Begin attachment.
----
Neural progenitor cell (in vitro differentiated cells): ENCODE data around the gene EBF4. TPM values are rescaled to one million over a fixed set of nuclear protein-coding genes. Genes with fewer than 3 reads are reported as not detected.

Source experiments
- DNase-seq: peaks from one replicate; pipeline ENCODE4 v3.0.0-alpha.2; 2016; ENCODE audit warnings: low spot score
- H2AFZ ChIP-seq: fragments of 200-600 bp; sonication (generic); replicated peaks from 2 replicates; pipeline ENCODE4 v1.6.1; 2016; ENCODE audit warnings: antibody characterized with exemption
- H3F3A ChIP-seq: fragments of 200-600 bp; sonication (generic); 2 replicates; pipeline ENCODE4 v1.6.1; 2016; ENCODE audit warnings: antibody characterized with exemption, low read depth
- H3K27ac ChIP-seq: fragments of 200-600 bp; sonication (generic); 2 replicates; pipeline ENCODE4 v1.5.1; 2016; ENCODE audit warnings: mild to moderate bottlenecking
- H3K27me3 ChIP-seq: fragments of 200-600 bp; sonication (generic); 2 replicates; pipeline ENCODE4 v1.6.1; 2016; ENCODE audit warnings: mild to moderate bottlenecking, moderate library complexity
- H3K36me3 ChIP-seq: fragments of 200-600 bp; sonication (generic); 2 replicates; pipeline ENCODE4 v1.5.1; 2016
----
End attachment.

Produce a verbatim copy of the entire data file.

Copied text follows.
Neural progenitor cell (in vitro differentiated cells): ENCODE data around the gene EBF4. TPM values are rescaled to one million over a fixed set of nuclear protein-coding genes. Genes with fewer than 3 reads are reported as not detected.

Source experiments
- DNase-seq: peaks from one replicate; pipeline ENCODE4 v3.0.0-alpha.2; 2016; ENCODE audit warnings: low spot score
- H2AFZ ChIP-seq: fragments of 200-600 bp; sonication (generic); replicated peaks from 2 replicates; pipeline ENCODE4 v1.6.1; 2016; ENCODE audit warnings: antibody characterized with exemption
- H3F3A ChIP-seq: fragments of 200-600 bp; sonication (generic); 2 replicates; pipeline ENCODE4 v1.6.1; 2016; ENCODE audit warnings: antibody characterized with exemption, low read depth
- H3K27ac ChIP-seq: fragments of 200-600 bp; sonication (generic); 2 replicates; pipeline ENCODE4 v1.5.1; 2016; ENCODE audit warnings: mild to moderate bottlenecking
- H3K27me3 ChIP-seq: fragments of 200-600 bp; sonication (generic); 2 replicates; pipeline ENCODE4 v1.6.1; 2016; ENCODE audit warnings: mild to moderate bottlenecking, moderate library complexity
- H3K36me3 ChIP-seq: fragments of 200-600 bp; sonication (generic); 2 replicates; pipeline ENCODE4 v1.5.1; 2016